Sub-3 hours.  My Olympic PR before this race, achieved at Philly Tri last year, was 3:06:19.   I wanted to break 3 hours on that race, but fell apart on the run in the heat.  I also wanted to break 3 hours at Rock Hall earlier this year, but swimming off course so badly that I ended up doing 1.3 miles instead of .9, and then walking the run in the blistering un-shaded heat turned that wish to dust.  The course conditions in Milwaukee were favorable.  Swim was cold, which definitely slowed me down in the beginning, but easy to sight and wetsuit legal.  Bike was flat and fast, with roads closed to traffic making passing a lot easier.  Run was in cool temps for August (70s) on flat roads with overcast conditions.  Transitions were long (my transition spot was not in a good location, and the run from swim to bike was not short).  I was doing well through the bike, but then fell apart on the run (pretty sure it was a nutrition screw-up on my part).  I was only holding an average pace of about 10:20.  At the six mile marker, I looked at my watch and realized I had less than 2 minutes to cover the last .2 or I wouldn’t get my sub-3.  So I started my sprint.  I saw Ashley and Denise right before the line, but only growl-yelled rather than nicely acknowledge my friends and charged across the line.  Final time was 2:59:37, which means I was going at a good clip for that last .2 and I got both my sub-3 and a nice PR.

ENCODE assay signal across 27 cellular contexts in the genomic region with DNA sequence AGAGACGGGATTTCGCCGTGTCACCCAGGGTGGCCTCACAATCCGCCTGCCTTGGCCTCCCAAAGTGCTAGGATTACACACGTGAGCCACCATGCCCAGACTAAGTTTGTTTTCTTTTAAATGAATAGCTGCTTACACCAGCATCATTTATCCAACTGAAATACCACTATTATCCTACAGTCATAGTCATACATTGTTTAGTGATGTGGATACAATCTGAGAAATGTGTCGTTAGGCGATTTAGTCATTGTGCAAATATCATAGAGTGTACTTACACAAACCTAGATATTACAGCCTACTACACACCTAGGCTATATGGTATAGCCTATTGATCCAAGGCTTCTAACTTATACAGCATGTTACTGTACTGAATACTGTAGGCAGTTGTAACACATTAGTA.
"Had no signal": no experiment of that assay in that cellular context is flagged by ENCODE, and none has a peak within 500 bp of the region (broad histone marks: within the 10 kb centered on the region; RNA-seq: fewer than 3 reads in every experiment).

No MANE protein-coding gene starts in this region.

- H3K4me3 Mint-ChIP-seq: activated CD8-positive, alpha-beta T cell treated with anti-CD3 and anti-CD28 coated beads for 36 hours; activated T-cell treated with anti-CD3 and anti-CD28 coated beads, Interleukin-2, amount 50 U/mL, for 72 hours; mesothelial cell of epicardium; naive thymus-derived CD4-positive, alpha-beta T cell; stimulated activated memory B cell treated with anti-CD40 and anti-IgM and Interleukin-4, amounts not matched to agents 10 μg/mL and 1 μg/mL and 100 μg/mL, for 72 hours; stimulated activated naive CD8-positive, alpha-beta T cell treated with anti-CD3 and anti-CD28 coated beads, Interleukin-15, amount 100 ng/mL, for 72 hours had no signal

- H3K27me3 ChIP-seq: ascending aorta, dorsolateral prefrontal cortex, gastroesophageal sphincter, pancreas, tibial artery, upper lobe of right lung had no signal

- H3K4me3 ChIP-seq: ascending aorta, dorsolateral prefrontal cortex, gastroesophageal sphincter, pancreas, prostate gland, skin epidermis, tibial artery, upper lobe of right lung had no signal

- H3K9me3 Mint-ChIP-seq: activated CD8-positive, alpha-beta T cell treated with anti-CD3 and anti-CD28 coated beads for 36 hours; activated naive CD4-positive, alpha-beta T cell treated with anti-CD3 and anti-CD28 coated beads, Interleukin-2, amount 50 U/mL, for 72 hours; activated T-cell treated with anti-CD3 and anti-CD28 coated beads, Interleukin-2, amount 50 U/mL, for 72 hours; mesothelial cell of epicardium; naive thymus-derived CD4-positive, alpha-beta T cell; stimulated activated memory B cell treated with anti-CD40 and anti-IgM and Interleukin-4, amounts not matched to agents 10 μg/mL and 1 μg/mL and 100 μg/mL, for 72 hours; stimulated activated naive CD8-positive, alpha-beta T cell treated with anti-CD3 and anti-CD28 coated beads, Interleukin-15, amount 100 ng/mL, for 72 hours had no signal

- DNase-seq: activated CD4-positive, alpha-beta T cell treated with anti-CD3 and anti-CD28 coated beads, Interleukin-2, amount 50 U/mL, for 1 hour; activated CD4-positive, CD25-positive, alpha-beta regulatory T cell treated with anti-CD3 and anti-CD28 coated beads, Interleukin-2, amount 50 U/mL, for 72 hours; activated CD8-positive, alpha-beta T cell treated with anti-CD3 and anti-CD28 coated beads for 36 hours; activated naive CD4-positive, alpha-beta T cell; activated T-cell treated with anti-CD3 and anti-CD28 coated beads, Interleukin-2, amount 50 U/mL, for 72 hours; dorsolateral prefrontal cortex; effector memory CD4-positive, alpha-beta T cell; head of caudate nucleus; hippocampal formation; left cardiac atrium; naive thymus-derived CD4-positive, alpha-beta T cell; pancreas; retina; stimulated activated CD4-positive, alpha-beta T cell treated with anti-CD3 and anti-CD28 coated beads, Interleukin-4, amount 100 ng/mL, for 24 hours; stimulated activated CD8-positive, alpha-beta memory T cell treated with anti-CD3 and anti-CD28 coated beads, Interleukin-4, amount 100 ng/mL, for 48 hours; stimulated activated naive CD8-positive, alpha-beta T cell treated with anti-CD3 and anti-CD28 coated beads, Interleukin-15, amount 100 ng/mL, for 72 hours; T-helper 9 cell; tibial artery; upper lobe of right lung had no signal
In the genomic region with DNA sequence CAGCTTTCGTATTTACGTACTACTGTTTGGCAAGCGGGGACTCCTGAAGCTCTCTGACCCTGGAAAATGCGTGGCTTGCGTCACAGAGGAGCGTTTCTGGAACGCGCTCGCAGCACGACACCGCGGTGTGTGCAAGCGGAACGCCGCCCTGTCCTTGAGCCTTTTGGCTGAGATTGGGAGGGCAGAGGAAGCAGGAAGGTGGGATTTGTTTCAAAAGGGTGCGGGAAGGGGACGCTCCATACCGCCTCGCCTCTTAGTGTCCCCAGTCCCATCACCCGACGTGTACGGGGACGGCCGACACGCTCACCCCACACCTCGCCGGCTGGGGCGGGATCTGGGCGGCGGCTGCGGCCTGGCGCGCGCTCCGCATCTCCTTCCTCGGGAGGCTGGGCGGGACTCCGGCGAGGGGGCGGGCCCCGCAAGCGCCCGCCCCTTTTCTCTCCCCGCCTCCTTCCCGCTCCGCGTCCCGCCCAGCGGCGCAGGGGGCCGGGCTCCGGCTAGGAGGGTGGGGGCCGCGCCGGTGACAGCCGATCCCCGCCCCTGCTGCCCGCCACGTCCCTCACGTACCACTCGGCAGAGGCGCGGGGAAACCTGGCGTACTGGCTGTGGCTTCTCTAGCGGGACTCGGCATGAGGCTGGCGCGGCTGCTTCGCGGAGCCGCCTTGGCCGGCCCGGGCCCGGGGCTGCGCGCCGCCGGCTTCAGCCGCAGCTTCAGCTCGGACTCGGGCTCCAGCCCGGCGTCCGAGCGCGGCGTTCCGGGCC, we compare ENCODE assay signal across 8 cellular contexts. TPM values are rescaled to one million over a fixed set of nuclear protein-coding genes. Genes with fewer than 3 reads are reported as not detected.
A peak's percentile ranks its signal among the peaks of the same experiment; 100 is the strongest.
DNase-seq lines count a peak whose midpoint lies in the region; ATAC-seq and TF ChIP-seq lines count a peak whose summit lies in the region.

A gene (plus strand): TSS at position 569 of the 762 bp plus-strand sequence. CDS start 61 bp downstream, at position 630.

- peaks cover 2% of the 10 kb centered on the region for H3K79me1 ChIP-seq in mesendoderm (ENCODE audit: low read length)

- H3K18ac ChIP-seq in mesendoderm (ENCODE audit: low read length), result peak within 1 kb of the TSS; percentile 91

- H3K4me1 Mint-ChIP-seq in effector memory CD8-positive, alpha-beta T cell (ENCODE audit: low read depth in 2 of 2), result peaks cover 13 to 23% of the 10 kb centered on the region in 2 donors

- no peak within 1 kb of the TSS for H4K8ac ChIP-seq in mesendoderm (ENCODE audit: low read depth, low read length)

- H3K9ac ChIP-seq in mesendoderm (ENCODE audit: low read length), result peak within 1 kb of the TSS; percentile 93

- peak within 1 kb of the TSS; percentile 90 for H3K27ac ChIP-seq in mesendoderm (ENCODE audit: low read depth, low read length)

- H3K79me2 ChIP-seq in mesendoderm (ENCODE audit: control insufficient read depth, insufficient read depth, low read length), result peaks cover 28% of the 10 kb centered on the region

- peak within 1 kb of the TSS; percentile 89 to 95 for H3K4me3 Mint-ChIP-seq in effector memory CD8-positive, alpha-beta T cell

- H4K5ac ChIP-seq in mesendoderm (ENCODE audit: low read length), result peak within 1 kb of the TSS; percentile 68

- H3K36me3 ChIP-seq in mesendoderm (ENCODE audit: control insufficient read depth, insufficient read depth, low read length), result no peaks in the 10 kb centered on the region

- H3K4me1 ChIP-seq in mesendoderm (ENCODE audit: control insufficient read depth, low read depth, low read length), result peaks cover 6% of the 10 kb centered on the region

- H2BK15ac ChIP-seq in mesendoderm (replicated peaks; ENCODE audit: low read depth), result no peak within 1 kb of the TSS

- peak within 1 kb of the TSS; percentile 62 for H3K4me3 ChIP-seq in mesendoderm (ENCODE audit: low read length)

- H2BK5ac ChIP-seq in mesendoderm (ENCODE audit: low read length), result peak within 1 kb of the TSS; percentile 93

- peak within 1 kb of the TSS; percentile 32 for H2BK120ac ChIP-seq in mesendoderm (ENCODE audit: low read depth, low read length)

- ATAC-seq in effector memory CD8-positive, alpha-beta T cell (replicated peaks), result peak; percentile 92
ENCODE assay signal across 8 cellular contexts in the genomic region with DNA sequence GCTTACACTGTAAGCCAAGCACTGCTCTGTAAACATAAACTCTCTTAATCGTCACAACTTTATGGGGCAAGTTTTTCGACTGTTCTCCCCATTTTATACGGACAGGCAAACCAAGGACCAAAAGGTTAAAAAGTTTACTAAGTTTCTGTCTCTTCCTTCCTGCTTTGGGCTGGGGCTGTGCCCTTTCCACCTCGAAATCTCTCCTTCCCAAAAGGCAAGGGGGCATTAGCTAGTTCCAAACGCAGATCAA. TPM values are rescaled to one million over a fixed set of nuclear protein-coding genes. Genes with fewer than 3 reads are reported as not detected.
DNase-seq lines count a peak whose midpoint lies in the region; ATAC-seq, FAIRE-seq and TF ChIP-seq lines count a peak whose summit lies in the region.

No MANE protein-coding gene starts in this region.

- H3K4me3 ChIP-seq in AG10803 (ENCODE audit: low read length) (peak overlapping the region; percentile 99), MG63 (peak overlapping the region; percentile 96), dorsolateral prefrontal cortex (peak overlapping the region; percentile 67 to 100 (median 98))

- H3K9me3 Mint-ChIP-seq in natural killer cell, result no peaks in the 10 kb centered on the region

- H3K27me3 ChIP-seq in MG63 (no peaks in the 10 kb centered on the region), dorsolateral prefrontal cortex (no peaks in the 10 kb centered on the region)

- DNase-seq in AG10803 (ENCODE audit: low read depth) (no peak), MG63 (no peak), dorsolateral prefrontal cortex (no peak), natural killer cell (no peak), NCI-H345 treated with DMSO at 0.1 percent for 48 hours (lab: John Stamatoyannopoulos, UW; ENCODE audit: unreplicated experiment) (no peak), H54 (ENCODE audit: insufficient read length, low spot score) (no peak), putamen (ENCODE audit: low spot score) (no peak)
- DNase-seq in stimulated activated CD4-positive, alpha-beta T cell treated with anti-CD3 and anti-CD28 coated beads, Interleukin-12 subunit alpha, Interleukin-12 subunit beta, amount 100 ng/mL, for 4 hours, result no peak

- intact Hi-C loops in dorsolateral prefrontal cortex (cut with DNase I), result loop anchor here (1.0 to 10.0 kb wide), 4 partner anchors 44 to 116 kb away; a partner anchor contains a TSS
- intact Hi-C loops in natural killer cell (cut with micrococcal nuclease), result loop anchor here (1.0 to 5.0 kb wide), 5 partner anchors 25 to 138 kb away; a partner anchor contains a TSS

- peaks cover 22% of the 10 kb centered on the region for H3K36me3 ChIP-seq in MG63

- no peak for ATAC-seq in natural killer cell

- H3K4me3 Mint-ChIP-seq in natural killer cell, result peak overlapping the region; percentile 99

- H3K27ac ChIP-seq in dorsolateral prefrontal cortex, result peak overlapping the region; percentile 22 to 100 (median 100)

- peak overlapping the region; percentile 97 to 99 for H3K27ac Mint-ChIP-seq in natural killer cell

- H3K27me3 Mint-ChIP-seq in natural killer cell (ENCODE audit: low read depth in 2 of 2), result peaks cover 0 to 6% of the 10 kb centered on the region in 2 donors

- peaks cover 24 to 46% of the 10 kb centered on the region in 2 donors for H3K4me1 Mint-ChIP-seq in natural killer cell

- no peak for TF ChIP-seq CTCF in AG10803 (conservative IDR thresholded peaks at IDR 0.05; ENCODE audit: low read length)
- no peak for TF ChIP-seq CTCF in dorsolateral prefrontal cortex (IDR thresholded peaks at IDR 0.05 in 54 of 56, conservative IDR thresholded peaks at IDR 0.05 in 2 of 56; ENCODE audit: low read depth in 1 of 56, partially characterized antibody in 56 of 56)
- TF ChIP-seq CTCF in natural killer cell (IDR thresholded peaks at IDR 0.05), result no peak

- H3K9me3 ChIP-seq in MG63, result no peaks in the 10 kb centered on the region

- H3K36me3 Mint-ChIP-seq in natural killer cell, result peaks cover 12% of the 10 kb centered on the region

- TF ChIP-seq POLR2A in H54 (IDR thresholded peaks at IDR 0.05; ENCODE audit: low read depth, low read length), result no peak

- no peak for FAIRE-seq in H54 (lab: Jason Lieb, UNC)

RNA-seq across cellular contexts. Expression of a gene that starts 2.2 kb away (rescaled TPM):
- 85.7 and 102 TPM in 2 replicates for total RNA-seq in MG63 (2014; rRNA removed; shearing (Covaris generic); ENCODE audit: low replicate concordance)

Mark confidently walking into one of the diciest beer stores I have ever seen for some Miller High Life (yes, really). 


Touchdown Jesus.  This was after the brick ride on a trail so narrow that I thought Ashley might have to dive into the drink alongside the trail to rescue me.   Brick and bike handling clinic all in one.